“Is it that obvious?” Marshall said as he leaned his head into mine.
“Relax, Marsh,” Abigail said. Her ponytail brushed against mine. “It’s Cal Anderson. Nobody cares.”
“This shit is good. Really good,” Denae said. Their moved their hands over their neck as if it were a lover’s. “Barry hooked it up.”
“Who’s Barry?” I asked.
“He’s my ex, like ancient ex,” Abigail said. “He grew up here so he has a lot of connections.”
“When we went to pick up, we realized I’d fucked him too, like last week!” Marshall said, grinning hysterically. “Barry gets around! Good job Barry.”
“How was he in bed, anyway?” Abigail said.
“Mediocre,” Marshall said. “Too much eye contact.”
My mind flashed, briefly, to a man I had seen a month or so before. We’d met through Grindr—he hadn’t had a username, but when I entered his apartment, I’d seen a piece of mail addressed to Barry Mercer. He’d had a kitchen scale on the desk in his bedroom and made too much eye contact. But because of Marshall and Abigail’s history, I did not mention this, as it seemed some sort of equilibrium between them had been reached.
“How’s your trip going?” Denae asked me.
“I’m not tripping right now,” I said. “Just soaking up the sunshine.”
“What’s wrong?” Denae asked. I hadn’t wanted to talk about it, but Denae always knew.
“I just had an odd exchange with Hunson. He’s freaking out about Dayton. Did you three hear about Dayton?”
“Who’s Dayton?” Denae said. “Never heard of him.”
“It’s they,” Abigail said. “You know Dayton. Hunson’s last partner.”
“Oh shit, Mir—yeah!” Denae said. “They transitioned? Didn’t see that one coming at all!”
“Neither did Hunson,” I said.
“I’m not super surprised,” Marshall said. “They always had a kind of twink sensibility. Sort of twee twink. Folk twink? I mean who owns that many gingham dresses?”
“True, babe,” Abigail said. “But aren’t they dating a girl now?”
“Yep. Amazon simp, one of those queers who code, total snoozefest,” Marshall said.
“Oh, so that’s what this is about,” said Denae.
“What is?”
“Hunson’s having a crisis of masculinity.”
“Totally,” Abigail said. I could hear the sharp flicker of a lighter, then a long inhale. “He invested his entire gender identity into their masc-femme dynamic. If Dayton’s not a femme—never was a femme—then what does that make Hunson? Back then and now?”
At this Denae turned. “You know, for a straight girl, you’re weirdly queer-competent.”
Abigail took another hit from her joint. “I just listen. Plus all of my friends are gay. Even my ex-boyfriend is gay.” She gestured to Marshal, who shook his hair and whinnied like a horse.
“Maybe there’s a reason for that,” Denae said with a shrug. Abigail snorted, and Marshall gave me a look that said she’s totally into Denae, and the troubled feeling inside me dissipated. Marshall’s eyes flashed with genuine enthusiasm. He was happy for them; it made him look older, somehow.
We sat in the easy quiet at the top of the hill for some time. We talked about our bad service jobs and latest crushes and the ongoing gentrification of the Hill, like the condos that now loomed on all edges of the park, casting unnatural square shadows on the grass and trees, and how nobody knew how to stop it. Then, somehow, the conversation circled back to Hunson. My troubled feeling returned.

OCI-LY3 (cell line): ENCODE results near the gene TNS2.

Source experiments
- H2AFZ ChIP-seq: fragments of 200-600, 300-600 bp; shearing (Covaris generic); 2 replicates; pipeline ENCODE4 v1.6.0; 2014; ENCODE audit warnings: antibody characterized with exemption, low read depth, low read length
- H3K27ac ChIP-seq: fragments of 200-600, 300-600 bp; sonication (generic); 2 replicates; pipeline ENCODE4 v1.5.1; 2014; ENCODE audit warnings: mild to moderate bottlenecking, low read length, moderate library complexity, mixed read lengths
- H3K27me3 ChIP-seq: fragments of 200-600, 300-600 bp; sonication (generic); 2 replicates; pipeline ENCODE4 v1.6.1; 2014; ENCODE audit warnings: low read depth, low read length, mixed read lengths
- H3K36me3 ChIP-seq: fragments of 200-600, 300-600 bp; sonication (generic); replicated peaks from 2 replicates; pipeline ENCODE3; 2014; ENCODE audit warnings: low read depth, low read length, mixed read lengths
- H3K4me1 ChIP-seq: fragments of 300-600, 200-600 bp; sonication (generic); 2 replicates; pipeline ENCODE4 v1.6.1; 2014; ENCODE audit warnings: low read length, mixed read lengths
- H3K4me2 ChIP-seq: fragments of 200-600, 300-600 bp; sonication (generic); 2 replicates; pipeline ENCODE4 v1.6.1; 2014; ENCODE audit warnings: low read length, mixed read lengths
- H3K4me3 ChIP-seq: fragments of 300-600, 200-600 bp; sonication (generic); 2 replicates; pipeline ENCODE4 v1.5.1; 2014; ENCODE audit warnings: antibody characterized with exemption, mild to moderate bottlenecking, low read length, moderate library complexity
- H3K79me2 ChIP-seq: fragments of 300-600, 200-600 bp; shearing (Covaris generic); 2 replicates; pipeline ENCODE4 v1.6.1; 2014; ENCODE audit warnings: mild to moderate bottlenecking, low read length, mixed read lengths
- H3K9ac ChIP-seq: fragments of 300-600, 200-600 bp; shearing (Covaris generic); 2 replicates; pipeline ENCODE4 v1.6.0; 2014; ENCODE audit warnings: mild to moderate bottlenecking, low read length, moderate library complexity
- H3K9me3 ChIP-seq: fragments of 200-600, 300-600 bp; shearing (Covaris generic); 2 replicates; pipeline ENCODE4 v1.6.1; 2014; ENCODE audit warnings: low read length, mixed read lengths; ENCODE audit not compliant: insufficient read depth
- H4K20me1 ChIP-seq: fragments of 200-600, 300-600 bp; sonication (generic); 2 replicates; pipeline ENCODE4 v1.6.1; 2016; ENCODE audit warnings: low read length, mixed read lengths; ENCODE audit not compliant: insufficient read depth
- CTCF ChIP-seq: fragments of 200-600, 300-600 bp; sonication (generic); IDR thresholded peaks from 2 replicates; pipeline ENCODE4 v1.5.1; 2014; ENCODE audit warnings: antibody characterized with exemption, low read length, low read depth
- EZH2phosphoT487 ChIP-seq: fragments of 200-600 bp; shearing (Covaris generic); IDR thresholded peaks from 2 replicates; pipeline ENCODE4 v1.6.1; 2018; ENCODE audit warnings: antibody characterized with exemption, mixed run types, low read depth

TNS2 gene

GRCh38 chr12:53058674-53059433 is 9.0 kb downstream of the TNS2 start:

“Sometimes I think Hunson forgot he’s trans,” I said.
“It’s like all Hunson is is trans,” Denae said. “Like he’s the Adam of trans guys and every other transition is in reference to his. He’s always had weird stuff about enbys. If you told me he ran one of those truscum Tumblrs in undergrad, I wouldn’t bat an eye.”
“Pretty self-absorbed,” Abigail said. “It must have been really hard for Dayton to come out on the heels of a breakup with a trans guy who has that many followers on Instagram.”
“Nothing makes me want to detransition more than Hunson’s Instagram,” I said.
“Why are you even friends with that guy?” Abigail asked.
“Everybody’s friends with Hunson,” I said. “He’s Hunson.”
“I don’t get it.” Abigail said.
I tensed up and braced to defend my position. But Denae, happily under the influence of their crush and of LSD, responded more honestly on our behalf:
“How many trans people do you think there are in this city? In the world?” they said. “We’re a minority within a minority. We try to be a family. We have to try. Hunson’s like our beautiful, colicky nephew who smears his shit on the crib. If we don’t change his diaper, who will?”
At this, all four of us laughed, and I was glad that nobody spoke further. We looked out onto the throngs of people in the park. More of Seattle had arrived. Some were drinking from brown paper bags; others were openly downing PBRs and cans of wine. The robust goodwill of the morning had begun to morph into something hot and frenzied, lustful and raw.
Over by the fountain stood Tyler, another trans guy who often needed his proverbial diaper changed. I suspected he and Hunson had been fucking again, due to a particular density of fire emojis from Hunson on Tyler’s most recent selfies. He saw me looking and waved me over. I kissed Denae on the center of their forehead, said goodbye to Abigail and Marshall, and walked in Tyler’s direction.